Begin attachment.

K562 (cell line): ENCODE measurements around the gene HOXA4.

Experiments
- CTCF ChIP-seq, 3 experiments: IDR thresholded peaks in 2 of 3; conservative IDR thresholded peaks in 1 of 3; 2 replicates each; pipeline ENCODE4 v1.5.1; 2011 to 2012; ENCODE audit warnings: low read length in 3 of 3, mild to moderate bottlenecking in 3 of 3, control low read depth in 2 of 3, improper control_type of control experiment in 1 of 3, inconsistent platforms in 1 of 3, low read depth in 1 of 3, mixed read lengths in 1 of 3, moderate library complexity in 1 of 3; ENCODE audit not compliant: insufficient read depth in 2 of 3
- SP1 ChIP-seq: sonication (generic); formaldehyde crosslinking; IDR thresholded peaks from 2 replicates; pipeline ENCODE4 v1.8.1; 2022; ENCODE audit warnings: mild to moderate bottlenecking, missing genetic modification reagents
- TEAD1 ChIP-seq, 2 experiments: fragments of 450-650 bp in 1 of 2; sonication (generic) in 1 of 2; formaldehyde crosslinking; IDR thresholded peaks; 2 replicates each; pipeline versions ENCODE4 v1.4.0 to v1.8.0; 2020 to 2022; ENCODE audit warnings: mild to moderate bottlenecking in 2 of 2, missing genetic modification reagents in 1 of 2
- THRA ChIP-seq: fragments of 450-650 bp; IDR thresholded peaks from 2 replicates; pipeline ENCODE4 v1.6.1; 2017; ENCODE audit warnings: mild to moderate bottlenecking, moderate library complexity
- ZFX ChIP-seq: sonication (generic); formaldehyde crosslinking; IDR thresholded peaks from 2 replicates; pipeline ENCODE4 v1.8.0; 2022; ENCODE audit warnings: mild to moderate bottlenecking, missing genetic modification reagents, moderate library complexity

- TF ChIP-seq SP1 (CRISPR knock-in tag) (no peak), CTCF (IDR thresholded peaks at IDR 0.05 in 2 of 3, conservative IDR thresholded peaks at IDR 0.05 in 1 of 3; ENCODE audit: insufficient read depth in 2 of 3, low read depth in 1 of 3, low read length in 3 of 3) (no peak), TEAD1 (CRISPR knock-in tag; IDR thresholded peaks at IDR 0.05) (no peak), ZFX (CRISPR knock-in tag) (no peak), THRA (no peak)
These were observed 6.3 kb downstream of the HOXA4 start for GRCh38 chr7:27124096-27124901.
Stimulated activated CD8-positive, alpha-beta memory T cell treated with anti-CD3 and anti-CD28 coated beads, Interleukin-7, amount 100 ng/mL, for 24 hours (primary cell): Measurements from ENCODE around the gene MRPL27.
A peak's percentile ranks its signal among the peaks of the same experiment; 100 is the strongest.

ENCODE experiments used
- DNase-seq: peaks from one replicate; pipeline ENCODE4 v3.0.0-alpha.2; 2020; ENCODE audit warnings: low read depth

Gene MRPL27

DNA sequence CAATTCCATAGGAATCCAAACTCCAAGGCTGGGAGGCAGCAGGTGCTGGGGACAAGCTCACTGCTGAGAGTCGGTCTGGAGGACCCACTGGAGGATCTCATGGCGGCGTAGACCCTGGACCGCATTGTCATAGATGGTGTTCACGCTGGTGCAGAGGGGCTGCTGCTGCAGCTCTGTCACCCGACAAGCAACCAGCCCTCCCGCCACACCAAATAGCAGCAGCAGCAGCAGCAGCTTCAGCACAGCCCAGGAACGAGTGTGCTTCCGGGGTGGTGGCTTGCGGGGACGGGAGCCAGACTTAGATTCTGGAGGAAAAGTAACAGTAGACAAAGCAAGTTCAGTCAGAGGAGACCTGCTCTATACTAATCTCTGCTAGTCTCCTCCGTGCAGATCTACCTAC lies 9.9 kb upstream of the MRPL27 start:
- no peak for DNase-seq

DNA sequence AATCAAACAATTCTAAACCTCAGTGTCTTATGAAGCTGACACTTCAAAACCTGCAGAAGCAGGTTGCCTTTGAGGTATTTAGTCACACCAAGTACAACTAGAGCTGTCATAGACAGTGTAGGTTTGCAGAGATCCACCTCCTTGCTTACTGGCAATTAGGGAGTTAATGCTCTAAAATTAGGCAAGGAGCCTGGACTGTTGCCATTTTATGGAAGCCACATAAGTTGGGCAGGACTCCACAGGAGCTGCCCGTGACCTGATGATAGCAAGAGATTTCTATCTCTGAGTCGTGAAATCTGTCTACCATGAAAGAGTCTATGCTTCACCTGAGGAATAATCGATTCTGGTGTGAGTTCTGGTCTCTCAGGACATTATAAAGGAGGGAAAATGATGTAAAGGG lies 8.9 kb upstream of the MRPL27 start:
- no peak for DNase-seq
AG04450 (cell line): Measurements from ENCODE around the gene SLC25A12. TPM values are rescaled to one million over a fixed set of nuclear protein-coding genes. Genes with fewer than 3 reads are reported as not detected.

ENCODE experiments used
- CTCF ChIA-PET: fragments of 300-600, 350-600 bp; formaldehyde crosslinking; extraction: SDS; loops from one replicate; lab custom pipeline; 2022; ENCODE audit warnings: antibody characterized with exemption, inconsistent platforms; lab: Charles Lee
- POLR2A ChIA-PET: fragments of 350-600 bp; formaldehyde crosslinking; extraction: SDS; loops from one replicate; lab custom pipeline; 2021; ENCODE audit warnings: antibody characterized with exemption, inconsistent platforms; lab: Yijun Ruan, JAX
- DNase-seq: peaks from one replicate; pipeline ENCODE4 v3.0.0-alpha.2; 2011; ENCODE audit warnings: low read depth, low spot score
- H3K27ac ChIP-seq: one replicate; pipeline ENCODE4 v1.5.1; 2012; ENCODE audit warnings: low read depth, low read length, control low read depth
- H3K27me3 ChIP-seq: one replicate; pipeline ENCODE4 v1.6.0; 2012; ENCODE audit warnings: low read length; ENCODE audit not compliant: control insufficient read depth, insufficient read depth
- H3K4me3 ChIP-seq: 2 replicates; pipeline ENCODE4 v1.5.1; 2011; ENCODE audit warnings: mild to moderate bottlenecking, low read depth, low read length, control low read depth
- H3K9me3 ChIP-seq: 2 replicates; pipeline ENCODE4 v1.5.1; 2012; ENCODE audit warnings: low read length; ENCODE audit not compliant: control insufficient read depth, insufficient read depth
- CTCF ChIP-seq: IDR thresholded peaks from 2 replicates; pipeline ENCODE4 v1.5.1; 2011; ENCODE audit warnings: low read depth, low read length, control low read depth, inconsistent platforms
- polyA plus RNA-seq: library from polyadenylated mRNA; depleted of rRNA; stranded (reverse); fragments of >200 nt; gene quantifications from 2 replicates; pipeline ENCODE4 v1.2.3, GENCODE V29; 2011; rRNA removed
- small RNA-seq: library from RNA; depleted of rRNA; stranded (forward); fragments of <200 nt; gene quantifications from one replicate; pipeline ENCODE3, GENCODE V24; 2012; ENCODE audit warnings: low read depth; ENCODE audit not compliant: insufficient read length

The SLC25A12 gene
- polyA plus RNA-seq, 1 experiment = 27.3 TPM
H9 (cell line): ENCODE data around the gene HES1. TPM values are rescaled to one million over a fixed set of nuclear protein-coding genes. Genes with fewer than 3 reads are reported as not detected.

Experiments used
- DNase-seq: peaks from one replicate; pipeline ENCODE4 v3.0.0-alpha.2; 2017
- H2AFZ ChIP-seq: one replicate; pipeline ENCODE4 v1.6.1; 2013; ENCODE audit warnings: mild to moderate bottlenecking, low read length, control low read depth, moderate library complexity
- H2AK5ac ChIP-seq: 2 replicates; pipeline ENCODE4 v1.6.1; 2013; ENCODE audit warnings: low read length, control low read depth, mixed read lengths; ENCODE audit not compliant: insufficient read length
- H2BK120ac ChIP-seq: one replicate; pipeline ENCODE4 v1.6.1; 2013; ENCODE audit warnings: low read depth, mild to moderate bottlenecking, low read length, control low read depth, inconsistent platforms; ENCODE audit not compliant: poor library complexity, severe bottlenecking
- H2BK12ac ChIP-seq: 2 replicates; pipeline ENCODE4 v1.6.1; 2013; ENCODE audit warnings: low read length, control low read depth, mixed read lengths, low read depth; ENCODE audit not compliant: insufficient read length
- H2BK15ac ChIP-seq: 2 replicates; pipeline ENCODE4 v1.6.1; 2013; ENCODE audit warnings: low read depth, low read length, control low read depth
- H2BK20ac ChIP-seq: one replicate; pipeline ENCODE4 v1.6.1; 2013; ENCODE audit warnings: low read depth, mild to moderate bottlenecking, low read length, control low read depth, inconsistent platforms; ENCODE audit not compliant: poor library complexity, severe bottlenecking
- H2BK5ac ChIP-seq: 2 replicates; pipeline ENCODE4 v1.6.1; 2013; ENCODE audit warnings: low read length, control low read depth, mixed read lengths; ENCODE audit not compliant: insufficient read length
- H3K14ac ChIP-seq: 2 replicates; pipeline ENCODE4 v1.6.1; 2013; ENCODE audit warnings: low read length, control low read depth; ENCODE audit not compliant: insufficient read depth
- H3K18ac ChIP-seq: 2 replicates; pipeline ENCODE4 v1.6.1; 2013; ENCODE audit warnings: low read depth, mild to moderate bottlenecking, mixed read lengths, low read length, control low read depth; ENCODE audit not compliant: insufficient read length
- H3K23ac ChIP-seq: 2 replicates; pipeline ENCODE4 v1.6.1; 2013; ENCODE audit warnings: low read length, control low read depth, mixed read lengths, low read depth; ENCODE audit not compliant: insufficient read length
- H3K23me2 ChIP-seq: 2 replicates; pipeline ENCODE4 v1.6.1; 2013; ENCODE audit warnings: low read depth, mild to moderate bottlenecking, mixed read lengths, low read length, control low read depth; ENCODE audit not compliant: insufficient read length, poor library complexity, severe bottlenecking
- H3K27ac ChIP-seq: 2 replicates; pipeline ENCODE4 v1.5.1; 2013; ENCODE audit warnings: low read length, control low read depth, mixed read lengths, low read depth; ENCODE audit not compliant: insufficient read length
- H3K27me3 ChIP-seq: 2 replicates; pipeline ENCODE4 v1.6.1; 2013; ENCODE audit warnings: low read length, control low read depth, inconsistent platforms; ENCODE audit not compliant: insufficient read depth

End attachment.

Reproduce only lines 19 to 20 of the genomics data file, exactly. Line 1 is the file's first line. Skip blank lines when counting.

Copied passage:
AG04450 (cell line): Measurements from ENCODE around the gene SLC25A12. TPM values are rescaled to one million over a fixed set of nuclear protein-coding genes. Genes with fewer than 3 reads are reported as not detected.

ENCODE experiments used